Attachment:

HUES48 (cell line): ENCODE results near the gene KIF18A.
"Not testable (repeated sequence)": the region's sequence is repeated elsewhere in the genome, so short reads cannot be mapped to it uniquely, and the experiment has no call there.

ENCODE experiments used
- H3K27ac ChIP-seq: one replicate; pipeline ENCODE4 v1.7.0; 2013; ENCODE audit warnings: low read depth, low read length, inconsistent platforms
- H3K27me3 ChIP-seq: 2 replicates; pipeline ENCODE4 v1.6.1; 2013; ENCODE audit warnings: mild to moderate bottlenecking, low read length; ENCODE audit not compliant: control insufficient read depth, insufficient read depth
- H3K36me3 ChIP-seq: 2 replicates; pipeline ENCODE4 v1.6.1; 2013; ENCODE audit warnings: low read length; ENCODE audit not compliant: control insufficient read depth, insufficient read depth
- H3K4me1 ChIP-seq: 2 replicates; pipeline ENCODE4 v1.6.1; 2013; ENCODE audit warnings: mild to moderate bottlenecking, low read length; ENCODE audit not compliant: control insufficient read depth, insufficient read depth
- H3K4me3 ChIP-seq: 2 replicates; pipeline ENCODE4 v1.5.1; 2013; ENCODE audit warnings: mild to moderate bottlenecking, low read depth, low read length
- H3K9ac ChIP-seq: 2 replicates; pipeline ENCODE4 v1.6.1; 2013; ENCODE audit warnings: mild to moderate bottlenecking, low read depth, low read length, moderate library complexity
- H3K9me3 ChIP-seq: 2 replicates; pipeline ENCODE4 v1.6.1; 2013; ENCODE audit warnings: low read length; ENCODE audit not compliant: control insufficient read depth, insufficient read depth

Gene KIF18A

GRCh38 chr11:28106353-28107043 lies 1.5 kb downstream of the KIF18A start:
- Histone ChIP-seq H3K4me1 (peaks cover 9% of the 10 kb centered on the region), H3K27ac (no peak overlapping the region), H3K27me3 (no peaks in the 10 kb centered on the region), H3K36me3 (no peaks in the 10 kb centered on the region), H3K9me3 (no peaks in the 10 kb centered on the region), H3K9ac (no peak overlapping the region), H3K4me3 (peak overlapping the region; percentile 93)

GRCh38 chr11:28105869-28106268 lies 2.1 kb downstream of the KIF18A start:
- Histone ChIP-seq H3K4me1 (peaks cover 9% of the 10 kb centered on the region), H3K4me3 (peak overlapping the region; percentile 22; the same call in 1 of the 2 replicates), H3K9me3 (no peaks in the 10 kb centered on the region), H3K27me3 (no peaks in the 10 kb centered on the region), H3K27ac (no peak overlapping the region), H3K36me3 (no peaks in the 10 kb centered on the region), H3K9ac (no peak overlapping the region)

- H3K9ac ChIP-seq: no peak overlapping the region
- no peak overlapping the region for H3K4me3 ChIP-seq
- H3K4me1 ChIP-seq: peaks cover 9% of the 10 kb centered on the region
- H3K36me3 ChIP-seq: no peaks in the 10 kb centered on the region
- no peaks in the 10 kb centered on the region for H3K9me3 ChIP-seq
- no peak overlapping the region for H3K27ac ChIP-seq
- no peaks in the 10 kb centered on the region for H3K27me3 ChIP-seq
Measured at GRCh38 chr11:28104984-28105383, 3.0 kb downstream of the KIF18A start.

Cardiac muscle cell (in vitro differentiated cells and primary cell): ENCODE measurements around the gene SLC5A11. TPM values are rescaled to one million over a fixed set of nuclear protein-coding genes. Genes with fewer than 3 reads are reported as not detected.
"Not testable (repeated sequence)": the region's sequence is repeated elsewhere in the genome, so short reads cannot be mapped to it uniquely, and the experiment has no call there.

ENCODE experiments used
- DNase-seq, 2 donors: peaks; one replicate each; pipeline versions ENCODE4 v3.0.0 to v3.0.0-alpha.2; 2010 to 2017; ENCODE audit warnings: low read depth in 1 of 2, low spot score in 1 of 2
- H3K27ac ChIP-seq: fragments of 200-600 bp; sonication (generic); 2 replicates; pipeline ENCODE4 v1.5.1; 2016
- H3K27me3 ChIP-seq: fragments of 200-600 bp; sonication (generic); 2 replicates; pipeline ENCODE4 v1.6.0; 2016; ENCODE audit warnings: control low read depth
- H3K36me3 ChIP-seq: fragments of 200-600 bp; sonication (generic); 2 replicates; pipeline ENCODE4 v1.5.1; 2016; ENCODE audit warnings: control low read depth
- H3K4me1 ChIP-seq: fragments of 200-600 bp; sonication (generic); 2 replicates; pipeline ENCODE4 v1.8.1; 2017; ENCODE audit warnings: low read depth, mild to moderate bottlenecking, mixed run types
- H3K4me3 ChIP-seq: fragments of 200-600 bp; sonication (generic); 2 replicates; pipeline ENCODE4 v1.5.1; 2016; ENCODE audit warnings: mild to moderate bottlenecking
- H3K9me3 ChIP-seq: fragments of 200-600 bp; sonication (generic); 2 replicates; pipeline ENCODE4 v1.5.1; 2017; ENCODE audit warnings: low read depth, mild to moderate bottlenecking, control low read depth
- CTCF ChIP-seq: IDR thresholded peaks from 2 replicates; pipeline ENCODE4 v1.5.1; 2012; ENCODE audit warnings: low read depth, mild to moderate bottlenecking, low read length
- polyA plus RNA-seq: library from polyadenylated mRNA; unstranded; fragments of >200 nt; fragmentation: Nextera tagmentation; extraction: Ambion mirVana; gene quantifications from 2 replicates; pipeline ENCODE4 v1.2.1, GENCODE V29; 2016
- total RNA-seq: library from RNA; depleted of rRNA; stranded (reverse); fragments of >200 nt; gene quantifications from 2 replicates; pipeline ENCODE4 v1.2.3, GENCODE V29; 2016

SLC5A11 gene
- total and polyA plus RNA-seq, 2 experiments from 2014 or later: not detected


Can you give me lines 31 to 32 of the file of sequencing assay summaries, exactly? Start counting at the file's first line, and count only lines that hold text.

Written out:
- H3K4me1 ChIP-seq: fragments of 200-600 bp; sonication (generic); 2 replicates; pipeline ENCODE4 v1.8.1; 2017; ENCODE audit warnings: low read depth, mild to moderate bottlenecking, mixed run types
- H3K4me3 ChIP-seq: fragments of 200-600 bp; sonication (generic); 2 replicates; pipeline ENCODE4 v1.5.1; 2016; ENCODE audit warnings: mild to moderate bottlenecking